BibliographySlide 1 of 2 Brian Wansink. “New techniques to generate key marketing insights.” Marketing Research, Chicago; Summer 2000; Vol. 12, Iss. 2; pg. 28, 9 pgs Charmaine Jones. “Perfecting the prototype.” Appliance Manufacturer, Troy; Aug 2001; Vol. 49, Iss. 8; pg. 49, 2 pgs Donna Mitchell. “Virtual prototyping.” Printed Circuit Design, San Francisco; Dec 2000; Vol. 17, Iss. 12; pg. 26, 3 pgs Jim Holt. “Prototype power.” Management Review, New York; Jan 2000; Vol. 89, Iss. 1; pg. 14, 1 pgs Tom Mueller. “ Rapid prototyping = risk reduction.” Molding Systems, Dearborn; Apr 1999; Vol. 57, Iss. 4; pg. 40, 7 pgs Bill Schweber “Prototyping tools transform design dreams into reality.” EDN, Boston; May 13, 1999; Vol. 44, Iss. 10; pg. 75, 6 pgs Alan MacCormack. “Product-development practices that work: How Internet companies build software.” MIT Sloan Management Review, Cambridge; Winter 2001; Vol. 42, Iss. 2; pg. 75, 10 pgs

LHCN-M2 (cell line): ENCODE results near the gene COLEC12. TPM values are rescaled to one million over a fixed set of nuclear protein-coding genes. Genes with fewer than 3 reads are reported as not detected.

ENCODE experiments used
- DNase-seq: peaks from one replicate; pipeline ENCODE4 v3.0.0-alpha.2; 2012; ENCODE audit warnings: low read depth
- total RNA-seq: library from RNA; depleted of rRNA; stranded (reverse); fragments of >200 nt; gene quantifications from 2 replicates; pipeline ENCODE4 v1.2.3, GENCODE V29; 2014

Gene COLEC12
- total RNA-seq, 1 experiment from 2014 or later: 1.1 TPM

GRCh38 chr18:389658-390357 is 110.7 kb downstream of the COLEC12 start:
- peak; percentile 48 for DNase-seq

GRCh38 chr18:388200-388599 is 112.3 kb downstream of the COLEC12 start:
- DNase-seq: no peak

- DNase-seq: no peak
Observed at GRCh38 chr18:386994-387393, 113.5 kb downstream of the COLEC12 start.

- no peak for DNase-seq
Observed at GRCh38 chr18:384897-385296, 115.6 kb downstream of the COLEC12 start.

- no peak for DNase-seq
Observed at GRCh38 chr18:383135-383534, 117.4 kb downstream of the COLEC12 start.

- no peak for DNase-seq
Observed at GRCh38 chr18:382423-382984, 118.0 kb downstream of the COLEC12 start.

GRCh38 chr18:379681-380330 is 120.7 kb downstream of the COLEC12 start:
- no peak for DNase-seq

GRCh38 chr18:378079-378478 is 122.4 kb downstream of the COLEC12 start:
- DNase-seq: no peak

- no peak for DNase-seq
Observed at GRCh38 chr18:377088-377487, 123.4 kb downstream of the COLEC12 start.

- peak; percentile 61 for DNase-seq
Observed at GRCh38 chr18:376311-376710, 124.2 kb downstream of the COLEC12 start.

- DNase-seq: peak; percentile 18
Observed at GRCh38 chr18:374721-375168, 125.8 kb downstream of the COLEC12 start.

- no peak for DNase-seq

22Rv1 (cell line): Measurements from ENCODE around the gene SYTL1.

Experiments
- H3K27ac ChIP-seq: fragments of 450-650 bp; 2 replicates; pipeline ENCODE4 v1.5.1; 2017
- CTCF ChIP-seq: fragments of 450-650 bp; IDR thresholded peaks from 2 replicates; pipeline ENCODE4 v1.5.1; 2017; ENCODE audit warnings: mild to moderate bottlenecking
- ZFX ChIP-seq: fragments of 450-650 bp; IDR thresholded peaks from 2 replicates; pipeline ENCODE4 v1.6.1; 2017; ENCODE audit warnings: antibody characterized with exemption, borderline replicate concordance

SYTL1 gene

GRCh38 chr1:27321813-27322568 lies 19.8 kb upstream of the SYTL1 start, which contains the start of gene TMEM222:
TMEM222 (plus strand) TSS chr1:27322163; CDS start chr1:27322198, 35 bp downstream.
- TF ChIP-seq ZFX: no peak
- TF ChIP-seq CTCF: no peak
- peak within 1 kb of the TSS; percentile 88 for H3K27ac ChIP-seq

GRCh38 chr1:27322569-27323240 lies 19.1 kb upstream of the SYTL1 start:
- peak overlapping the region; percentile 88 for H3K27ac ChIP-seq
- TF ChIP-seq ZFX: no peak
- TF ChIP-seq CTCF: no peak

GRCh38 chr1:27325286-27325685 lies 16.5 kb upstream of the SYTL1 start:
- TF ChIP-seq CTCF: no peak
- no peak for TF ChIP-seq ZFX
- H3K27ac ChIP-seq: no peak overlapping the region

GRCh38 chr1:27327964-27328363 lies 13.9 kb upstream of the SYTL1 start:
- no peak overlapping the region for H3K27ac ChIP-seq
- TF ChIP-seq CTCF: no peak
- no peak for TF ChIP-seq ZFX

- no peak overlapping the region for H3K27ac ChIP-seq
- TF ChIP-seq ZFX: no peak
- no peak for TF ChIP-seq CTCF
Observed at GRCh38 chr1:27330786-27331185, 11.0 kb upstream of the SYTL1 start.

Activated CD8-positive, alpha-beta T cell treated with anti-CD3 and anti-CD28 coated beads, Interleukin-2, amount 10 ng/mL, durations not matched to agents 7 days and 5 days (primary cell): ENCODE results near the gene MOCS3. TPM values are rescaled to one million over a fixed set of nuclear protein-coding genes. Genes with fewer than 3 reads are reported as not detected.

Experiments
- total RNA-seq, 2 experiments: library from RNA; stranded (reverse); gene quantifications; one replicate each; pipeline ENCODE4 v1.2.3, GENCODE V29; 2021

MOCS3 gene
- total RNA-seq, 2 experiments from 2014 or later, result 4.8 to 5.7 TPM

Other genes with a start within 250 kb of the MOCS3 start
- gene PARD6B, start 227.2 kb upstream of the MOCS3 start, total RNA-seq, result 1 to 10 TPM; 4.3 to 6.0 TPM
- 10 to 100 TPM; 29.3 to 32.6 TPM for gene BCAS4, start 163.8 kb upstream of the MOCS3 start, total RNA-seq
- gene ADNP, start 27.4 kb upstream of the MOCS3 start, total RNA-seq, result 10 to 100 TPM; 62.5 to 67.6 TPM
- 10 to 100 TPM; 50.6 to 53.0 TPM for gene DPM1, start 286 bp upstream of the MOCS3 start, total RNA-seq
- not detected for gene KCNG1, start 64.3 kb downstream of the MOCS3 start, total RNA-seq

BibliographySlide 2 of 2 Wilhelm Hasselbring “Programming languages and systems for prototyping concurrent applications.” ACM Computing Surveys, Baltimore; Mar 2000; Vol. 32, Iss. 1; pg. 43, 37 pgs Tom Kelley “Prototyping is the shorthand of innovation.”Design Management Journal, Boston; Summer 2001; Vol. 12, Iss. 3; pg. 35, 8 pgs Michael Schrage. “Howprototypes can change your business.” Across the Board, New York; Jan 2000; Vol. 37, Iss. 1; pg. 43, 5 pgs Anonymous. “Prototypical solutions.”; Chain Store Age, New York; Jul 2001; Vol. 77, Iss. 7; pg. 96, 2 pgs G Thomas Clay. “Rapid prototyping accelerates the design process.” Machine Design, Cleveland; Mar 9, 2000; Vol. 72, Iss. 5; pg. 166, 4 pgs Anonymous. “Prototypes: From concept to rollout.” Chain Store Age, New York; May 1999; Vol. 75, Iss. 5; pg. 199, 1 pgs. Foster, Dr. Thomas.Managing Quality: An integrative Approach. New Jersey: Prentice Hall, 2001.